Film Review | Next Floor (2008)

Film run-time: 11 minutes | Starring Jean Marchand, Mathieu Handfield, Sébastien René
Directed by Denis Villeneuve, Written by Jacques Davidts and Phoebe Greenberg, Cinematography by Nicolas Bolduc

Next Floor“, a 2008 short film by Denis Villeneuve, is an allegory of human consumption and its ruinous trajectory, in excess. Guests at an opulent banquet feast on lavishly prepared dishes of exotic, endangered species, but at what cost? Distant rumblings and anxious expressions portend a possibility of peril, but the truth is far more spectacular and cataclysmic than one can imagine in this inventive, cautionary tale.

From the outset, Villeneuve and Art Director Jean-Marc Renaud contrast the elaborate feasting rituals of the diners with the austerity of the derelict building which they occupy, effectively a representation of the zero-sum consequence of overconsumption. The diners, dressed in sartorial choices that hint at different time periods, may be a collective amalgam of human rapacity over the course of centuries, amounting to a continued avarice which augurs their downfall.

The unsustainable practice, which bears down on the diners as they become fuller and heavier, finally gives way to the collapse of the floor and the entire dining elite, table and all; in essence, the collapse of the whole of humanity and the construct that supports it. The maitre d’hotel and those who serve him move to the next floor below to resume the ritualistic catering, but as they eventually find out, the floors of the world cannot withstand the weight of the establishment forever, and the insatiable must die.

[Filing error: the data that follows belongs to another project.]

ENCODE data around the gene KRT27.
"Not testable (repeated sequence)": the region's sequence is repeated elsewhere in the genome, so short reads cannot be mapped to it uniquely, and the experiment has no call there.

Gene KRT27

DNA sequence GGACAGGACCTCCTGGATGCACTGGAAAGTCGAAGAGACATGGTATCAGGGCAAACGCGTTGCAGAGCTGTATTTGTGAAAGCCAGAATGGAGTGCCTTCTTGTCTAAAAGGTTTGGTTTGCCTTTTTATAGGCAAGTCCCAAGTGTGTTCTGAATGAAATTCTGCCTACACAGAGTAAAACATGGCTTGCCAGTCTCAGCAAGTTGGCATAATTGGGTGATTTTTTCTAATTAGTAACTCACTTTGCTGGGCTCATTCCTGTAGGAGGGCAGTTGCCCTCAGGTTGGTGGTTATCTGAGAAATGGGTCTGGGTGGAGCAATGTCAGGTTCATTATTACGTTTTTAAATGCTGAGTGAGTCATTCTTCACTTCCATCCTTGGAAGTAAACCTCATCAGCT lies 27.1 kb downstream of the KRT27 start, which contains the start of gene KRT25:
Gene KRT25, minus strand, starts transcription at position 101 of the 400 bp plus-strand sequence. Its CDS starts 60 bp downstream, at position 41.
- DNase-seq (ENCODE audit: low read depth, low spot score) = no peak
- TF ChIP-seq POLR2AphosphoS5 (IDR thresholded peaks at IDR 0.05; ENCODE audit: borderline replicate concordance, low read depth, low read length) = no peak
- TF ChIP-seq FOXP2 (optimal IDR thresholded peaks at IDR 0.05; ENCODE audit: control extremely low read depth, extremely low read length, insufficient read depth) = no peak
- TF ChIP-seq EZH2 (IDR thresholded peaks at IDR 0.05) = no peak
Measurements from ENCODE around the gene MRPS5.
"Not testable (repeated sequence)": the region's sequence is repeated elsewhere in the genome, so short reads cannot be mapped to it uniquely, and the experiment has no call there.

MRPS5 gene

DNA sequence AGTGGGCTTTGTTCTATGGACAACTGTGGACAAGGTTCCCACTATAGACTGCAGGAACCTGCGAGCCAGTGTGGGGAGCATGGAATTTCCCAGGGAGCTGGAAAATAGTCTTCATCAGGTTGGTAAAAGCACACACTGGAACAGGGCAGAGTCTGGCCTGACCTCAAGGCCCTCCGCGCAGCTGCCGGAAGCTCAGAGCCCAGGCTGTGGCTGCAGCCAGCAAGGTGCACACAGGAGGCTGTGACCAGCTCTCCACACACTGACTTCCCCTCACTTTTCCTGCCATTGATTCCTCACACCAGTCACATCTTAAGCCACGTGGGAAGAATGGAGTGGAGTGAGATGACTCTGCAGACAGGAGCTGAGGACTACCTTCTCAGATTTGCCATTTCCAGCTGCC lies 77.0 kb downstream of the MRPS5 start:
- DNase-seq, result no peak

Articulating a sense of woeful impuissance with a single stream of tears, Villeneuve perfectly captures the cycle of actions which repeat and snowball into a plight that can no longer be stopped. Interpreted as a descent into hell that quickens with every surfeit of gluttonous indulgence, the film is an allegorical warning against unabashed exploitation, that dooms humanity to an eternal demise. Finishing with an indictment of the viewer, directly through the fourth wall as though we, not the allegory, are the true complicit culprits of destruction, it is a stark reminder that the responsibility for our own salvation or slaughter rests with us.

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